LABUAN, Indonesia (Reuters) - Indonesian rescuers on Tuesday used drones and sniffer dogs to search for survivors along the devastated west coast of Java hit by a tsunami that killed at least 429 people.
Thick ash clouds continued to spew from Anak Krakatau, a volcanic island where a crater collapse at high tide on Saturday sent waves smashing into coastal areas on both sides of the Sunda Strait between the islands of Sumatra and Java.
At least 154 people are still missing. More than 1,400 people were injured and thousands of residents had to move to higher ground, with a high-tide warning extended to Wednesday.
Rescuers used heavy machinery, sniffer dogs and special cameras to detect and dig bodies out of mud and wreckage along a 100km (60-mile) stretch of Java’s west coast and officials said the search area would be expanded further south, following the discovery of washed away bodies.
“There are several locations that we previously thought were not affected,” said Yusuf Latif, spokesman for the national search and rescue agency.
“But now we are reaching more remote areas...and in fact there are many victims there,” he added.
Authorities said rescuers were working around the clock to reach six villages, currently inaccessible by road and where waves from the tsunami were believed to be as high as five metres.
The vast archipelago, which sits on the Pacific “Ring of Fire”, has suffered its worst annual death toll from disasters in more than a decade.
Earthquakes flattened parts of the island of Lombok in July and August, and a double quake-and-tsunami in September killed more than 2,000 people on a remote part of Sulawesi island.
It took only 24 minutes after the landslide for waves to hit land, and there was no early warning for those living on the coast.
The meteorological and geophysics agency, BMKG, is asking residents to stay away from the shoreline by as much as 1 kilometre, due to the risk of extreme weather on Wednesday and waves up to 2 metres high.
BMKG head Dwikorita Karnawati said on Tuesday the agency is worried about the rough weather making the volcano’s crater more fragile.
Experts warn that a second disaster remains possible.
“Since Anak Krakatau has been actively erupting for the past several months additional tsunamis cannot be excluded,” said Hermann Fritz, from the Georgia Institute of Technology.
Rescue efforts were hampered by heavy rainfall and low visibility. Military and volunteer teams used drones to assess the extent of the damage along the coast.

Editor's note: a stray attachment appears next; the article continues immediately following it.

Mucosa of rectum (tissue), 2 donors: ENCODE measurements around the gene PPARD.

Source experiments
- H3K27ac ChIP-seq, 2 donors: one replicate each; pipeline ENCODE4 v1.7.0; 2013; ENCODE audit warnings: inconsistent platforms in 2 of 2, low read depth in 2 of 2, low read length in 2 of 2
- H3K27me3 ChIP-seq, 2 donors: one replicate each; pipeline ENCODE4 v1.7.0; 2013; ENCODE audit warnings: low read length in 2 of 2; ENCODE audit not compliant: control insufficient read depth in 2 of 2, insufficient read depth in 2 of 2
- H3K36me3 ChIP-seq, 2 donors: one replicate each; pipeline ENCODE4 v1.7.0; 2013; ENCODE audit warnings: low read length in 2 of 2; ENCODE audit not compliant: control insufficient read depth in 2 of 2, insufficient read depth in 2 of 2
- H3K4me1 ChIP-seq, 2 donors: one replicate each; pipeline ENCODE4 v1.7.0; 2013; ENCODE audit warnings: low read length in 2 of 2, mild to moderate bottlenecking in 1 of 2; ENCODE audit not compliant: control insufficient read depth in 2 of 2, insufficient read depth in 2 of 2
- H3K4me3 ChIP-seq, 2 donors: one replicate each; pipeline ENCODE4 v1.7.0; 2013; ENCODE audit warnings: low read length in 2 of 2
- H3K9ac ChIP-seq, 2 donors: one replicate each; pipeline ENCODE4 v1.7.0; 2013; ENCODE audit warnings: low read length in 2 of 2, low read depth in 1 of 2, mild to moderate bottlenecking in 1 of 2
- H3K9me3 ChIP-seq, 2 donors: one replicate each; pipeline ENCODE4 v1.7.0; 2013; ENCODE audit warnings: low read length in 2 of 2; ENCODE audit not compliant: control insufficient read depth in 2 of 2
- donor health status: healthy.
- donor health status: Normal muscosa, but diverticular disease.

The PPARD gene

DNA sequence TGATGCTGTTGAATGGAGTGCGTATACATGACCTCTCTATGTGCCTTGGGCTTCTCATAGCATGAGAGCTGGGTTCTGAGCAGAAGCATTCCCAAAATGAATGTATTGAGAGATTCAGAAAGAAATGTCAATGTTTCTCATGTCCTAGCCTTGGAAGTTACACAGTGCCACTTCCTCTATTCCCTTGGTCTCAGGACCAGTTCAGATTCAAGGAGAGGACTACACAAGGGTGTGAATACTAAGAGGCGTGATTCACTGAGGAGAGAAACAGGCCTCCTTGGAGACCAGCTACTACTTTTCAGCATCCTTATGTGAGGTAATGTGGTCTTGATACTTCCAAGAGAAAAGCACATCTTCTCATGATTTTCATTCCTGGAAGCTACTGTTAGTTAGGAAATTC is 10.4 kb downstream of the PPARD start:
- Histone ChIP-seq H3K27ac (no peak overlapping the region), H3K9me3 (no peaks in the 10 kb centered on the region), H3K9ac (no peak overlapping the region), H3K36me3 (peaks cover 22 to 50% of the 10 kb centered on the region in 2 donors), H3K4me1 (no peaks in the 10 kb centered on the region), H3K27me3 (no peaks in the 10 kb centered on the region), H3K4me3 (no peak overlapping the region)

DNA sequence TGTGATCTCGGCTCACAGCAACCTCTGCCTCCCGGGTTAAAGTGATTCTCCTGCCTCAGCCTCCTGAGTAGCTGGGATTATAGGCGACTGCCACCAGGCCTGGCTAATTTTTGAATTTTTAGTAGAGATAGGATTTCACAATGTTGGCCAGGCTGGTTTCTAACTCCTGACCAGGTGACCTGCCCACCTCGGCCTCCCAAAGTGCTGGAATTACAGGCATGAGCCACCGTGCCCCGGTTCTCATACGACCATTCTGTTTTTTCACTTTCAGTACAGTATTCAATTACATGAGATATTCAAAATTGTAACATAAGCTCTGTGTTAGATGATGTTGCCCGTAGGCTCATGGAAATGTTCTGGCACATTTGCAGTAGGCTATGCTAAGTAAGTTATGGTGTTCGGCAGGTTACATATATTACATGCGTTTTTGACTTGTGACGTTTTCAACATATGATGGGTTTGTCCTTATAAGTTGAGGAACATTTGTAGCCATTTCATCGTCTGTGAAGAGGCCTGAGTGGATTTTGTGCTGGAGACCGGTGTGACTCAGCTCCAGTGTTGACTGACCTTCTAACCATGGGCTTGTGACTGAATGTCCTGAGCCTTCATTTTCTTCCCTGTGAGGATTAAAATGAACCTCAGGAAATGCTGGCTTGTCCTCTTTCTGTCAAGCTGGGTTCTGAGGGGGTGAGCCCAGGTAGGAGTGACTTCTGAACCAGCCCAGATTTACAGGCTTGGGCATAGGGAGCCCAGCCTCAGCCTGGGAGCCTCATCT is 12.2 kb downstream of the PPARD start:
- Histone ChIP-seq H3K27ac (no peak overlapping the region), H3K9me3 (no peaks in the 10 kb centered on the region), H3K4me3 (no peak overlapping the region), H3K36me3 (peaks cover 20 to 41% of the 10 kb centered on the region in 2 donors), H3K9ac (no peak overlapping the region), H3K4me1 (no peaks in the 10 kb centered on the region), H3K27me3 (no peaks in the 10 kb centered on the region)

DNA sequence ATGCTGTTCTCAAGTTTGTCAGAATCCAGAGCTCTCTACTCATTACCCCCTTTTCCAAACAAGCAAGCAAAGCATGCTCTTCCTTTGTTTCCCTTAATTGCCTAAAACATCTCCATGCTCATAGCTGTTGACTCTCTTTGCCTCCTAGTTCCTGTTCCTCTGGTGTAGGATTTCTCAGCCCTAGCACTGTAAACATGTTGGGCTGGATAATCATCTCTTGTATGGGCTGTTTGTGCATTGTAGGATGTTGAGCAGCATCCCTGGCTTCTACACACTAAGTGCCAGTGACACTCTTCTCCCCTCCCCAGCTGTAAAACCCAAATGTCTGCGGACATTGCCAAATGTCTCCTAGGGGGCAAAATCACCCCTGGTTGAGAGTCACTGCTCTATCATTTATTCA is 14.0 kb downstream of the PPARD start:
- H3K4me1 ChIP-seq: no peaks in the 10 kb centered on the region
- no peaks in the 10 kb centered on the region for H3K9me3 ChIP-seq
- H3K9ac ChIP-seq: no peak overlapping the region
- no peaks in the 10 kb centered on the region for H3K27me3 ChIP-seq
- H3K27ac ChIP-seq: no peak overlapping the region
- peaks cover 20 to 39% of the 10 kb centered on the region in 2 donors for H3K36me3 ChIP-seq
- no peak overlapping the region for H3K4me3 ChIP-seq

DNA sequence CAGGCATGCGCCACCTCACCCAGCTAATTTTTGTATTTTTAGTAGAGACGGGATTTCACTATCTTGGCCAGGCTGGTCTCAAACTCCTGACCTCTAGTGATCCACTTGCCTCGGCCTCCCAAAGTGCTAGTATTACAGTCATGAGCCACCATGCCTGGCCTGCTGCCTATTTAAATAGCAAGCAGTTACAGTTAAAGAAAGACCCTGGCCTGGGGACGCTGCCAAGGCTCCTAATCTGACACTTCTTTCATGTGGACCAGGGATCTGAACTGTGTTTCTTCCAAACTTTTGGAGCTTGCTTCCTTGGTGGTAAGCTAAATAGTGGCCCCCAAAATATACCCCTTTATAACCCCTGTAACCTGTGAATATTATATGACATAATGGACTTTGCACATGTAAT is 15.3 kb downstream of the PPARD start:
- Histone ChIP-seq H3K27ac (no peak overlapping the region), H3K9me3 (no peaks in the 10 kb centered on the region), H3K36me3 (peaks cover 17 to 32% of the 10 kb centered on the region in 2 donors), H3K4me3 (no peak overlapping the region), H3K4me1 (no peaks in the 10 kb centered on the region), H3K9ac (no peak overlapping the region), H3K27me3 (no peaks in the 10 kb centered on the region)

Food, water, blankets, and medical aid are trickling into remote areas via inland roads choked with traffic.
Thousands of people are staying in tents and temporary shelters like mosques or schools, with dozens sleeping on the floor or in crowded public facilities.
Ayub, a 20-year old fisherman sleeping with his family in a tent provided by the military, said conditions camp were not ideal due to the rain, but that they had enough food.
“Everything is destroyed...My boat, motorcycle, house - all of it,” he told Reuters. “The most important thing is we’re alive.”
Other residents of the same emergency camp, like Tarini, a mother of four, told Reuters their families had been left with nothing but the clothes on their backs.
“I’m sad for my children,” she said. “We want things to return to how they were, but we are afraid to return.”
At the nearby seaside town of Carita, which suffered some of the worst losses, local congregations held tearful Christmas vigils for victims.
While many churchgoers have fled the area for fear of further disasters, some like Nikson Sihombing came from temporary evacuation centres.
“We usually celebrate with joy and festivities, but with the tsunami, we can only pray humbly and not celebrate much for this year’s Christmas,” he said.
Destruction caused by the disaster was visible along the coastline where waves of up to 5 metres (6 feet) crushed vehicles, felled trees, lifted chunks of metal, wooden beams and household items and deposited them on roads and rice fields.
Out in the strait, Anak Krakatau (Child of Krakatau) was still erupting and authorities imposed a 2km exclusion zone around it.
BMKG said an area of about 64 hectares (222 acres), or about 90 soccer pitches, of the volcanic island had collapsed into the sea.
In 1883, the volcano, then known as Krakatoa, erupted in one of the biggest blasts in recorded history, killing more than 36,000 people in a series of tsunamis, and lowering the global surface temperature by 1 degree Celsius with its ash. Anak Krakatau is the island that emerged from the area in 1927, and has been growing ever since.
President Joko Widodo, who is running for re-election in April, told disaster agencies to install early warning systems, but experts said that, unlike tsunami caused by earthquakes, little could have been done in time to alert people that waves were coming.
Additional reporting by Wilda Asmarini, Nilufar Rizki, Tabita Dielda, Fanny Potkin, and Bernadette in Jakarta; Writing by Kanupriya Kapoor; Editing by Christian Schmollinger and Ed Osmond